RIO DE JANEIRO — Simone Biles and Aly Raisman stood side by side in Rio Olympic Arena, clutching each other while waiting for the inevitable coronation.
When the floor exercise judges validated what Raisman and every other gymnast has known for years — that Biles is the greatest of her generation and perhaps of all time — the U.S. Olympic team captain let her good friend go.
Suddenly Biles was alone in the spotlight, the normally giggly teenager fighting back tears as she waved to the family that raised her, the coaches that molded her and the sport she is redefining.
The secret is out. The pressure is gone. Biles belongs to the world now.
And history too.
Dynamic on vault. Effortless on beam. Jaw-dropping on floor. Brilliant as ever. And now, finally, an Olympic champion.
Biles soared to the all-around title on Thursday night, putting the gap between herself and everyone else on full display for the whole world to see. Her total of 62.198 was well clear of Raisman, who finished her remarkable comeback with a silver medal, and Russia’s Aliya Mustafina.
“It doesn’t even feel real,” Biles said. “To me I’m just the same Simone … But I feel the same. I just feel like I did my job tonight.”
One that she does better than anyone else.
Biles became the fourth straight American woman to capture the all-around and fifth overall. She and Raisman joined Nastia Liukin and Shawn Johnson in 2008 as the only U.S. gymnasts to win gold and silver in the same Olympic final.
“I told her before today, I want you to win and I want second,” Raisman said.
Something that seemed far from certain last fall. A three-time Olympic medalist in London, Raisman appeared to be on the outside of the picture looking in after a shaky performance at the world championships that left her “devastated.”
Yet there she was 10 months later, standing on the podium with her fifth Olympic medal around her neck, the 22-year-old called “grandma” by her teammates having the last laugh and getting a measure of revenge after losing bronze in the 2012 all-around final to Mustafina on a tiebreaker.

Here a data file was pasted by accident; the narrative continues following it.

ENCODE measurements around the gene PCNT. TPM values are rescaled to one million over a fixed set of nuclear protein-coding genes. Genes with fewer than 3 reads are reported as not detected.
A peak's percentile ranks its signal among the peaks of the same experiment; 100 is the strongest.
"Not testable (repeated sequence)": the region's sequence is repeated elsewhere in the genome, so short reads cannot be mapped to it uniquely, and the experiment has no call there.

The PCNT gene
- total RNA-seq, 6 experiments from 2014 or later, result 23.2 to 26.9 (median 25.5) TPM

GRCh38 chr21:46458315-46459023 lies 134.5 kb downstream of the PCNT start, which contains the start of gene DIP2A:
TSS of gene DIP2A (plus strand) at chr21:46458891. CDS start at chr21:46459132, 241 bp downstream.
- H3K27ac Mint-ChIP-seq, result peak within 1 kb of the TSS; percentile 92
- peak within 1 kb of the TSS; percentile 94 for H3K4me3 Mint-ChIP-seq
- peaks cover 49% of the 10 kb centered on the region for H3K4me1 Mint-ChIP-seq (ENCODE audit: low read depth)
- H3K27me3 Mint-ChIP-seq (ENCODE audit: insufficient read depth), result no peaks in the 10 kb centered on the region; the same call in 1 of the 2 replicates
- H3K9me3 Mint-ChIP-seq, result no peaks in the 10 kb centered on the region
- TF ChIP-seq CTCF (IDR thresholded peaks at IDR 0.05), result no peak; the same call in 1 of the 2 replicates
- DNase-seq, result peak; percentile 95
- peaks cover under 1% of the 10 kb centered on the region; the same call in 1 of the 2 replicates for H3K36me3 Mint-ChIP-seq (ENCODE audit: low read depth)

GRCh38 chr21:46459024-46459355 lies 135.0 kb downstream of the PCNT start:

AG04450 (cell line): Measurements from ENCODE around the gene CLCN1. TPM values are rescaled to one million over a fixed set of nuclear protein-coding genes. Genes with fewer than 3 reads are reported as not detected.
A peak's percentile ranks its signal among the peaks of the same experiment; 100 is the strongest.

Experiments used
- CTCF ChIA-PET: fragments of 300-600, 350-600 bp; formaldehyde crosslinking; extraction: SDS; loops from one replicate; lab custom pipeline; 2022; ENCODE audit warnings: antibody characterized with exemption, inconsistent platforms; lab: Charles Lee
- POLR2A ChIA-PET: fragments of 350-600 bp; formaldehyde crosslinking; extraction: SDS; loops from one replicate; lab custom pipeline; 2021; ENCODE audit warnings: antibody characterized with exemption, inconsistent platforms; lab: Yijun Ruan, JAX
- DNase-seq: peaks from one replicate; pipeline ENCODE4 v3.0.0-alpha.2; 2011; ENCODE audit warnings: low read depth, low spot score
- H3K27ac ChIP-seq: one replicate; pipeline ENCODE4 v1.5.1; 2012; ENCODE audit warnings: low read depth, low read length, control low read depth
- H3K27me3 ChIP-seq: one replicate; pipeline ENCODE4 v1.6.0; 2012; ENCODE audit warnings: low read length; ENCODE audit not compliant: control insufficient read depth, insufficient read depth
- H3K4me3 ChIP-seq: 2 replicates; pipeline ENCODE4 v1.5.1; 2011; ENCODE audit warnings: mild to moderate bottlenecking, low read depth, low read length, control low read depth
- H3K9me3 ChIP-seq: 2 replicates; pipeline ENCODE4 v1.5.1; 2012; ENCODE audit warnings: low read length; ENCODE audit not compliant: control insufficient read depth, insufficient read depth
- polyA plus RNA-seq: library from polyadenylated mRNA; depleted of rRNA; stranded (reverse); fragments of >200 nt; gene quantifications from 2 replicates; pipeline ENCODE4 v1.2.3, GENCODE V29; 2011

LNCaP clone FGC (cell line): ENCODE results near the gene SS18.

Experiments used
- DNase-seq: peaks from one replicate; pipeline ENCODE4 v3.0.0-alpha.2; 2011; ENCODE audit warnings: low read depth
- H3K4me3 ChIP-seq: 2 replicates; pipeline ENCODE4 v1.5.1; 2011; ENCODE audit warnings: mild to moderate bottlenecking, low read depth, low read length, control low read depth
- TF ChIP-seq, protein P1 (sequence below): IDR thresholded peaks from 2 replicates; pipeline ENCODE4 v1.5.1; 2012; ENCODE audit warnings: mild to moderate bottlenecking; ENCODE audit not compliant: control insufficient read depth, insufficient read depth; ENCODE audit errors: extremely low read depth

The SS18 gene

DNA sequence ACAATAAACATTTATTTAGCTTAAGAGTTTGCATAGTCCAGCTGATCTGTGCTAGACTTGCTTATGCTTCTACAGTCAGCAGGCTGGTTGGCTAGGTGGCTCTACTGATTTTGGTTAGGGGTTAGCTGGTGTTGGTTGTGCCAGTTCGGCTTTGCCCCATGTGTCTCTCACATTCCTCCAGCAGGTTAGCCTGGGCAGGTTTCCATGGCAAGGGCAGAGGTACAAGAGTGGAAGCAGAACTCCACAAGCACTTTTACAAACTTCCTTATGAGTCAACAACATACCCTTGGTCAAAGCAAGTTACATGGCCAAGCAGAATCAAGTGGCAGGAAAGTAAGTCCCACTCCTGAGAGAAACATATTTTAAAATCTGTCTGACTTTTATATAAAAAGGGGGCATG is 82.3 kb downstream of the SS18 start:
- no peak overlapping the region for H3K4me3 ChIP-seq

“It made me not think about things too much and made me more confident,” Raisman said. “I knew going into tonight I was going to get the silver medal because I was going to hit four events.”
That’s because gold has been out of reach for everyone but Biles for three years and counting. She arrived in Brazil with 14 world championship medals — 10 of them gold — with routines astonishing in their mix of ambition and precision.
One last test awaited in Rio, a contest not so much between Biles and the rest of the field but between herself and the outsized expectations her dominance has created.
Anything less than heading back to her family’s home in Spring, Texas, with a fistful of golds would be seen as a disappointment. Biles earned the first one on Tuesday while serving as the exclamation point to retiring national team coordinator Martha Karolyi’s going away party.
While Biles insisted she’s never looked ahead during her long run at the top, that’s not exactly true.
A portion of her floor exercise routine — the one that includes her signature tumbling pass — is set to Brazilian music that would fit right at home in the street right outside Olympic Park. It’s not a coincidence.
The girl adopted along with her younger sister by their grandparents as toddlers and discovered by coach Aimee Boorman’s mother during a field trip to the gym is a wonder, even if it always didn’t seem that way.
Biles’ talent is unmistakable, but it took time to harness. At one point Boorman pulled Biles aside and gave her a choice. Biles could continue to work out 20 hours a week, attend high school and eventually become a college gymnast or she could explore the elite level, a move that included more intensive training and being home schooled.
Boorman asked more than once. And every time the answer came back the same: let’s go for it.
“I wanted to see how far I could go in this sport,” she said.
A decision that led to years of sacrifices and ultimately, the biggest night of her life.
Though Mustafina led through two rotations, it was a mirage. Balance beam and floor exercise — where Biles is the defending world champion — lay in wait. She went back in front with a 15.433 on beam — and capped it with a 15.933 on floor that Karolyi called “very close to perfection.”
Only the judges don’t hand out perfect scores anymore. Maybe one day Biles will make them reconsider. She’ll have her chance next week when she can add three more golds during the event finals.
Five trips to the top of the podium in one games is something gymnastics has never seen.
Then again, doing things gymnastics has never seen is what Biles does best.
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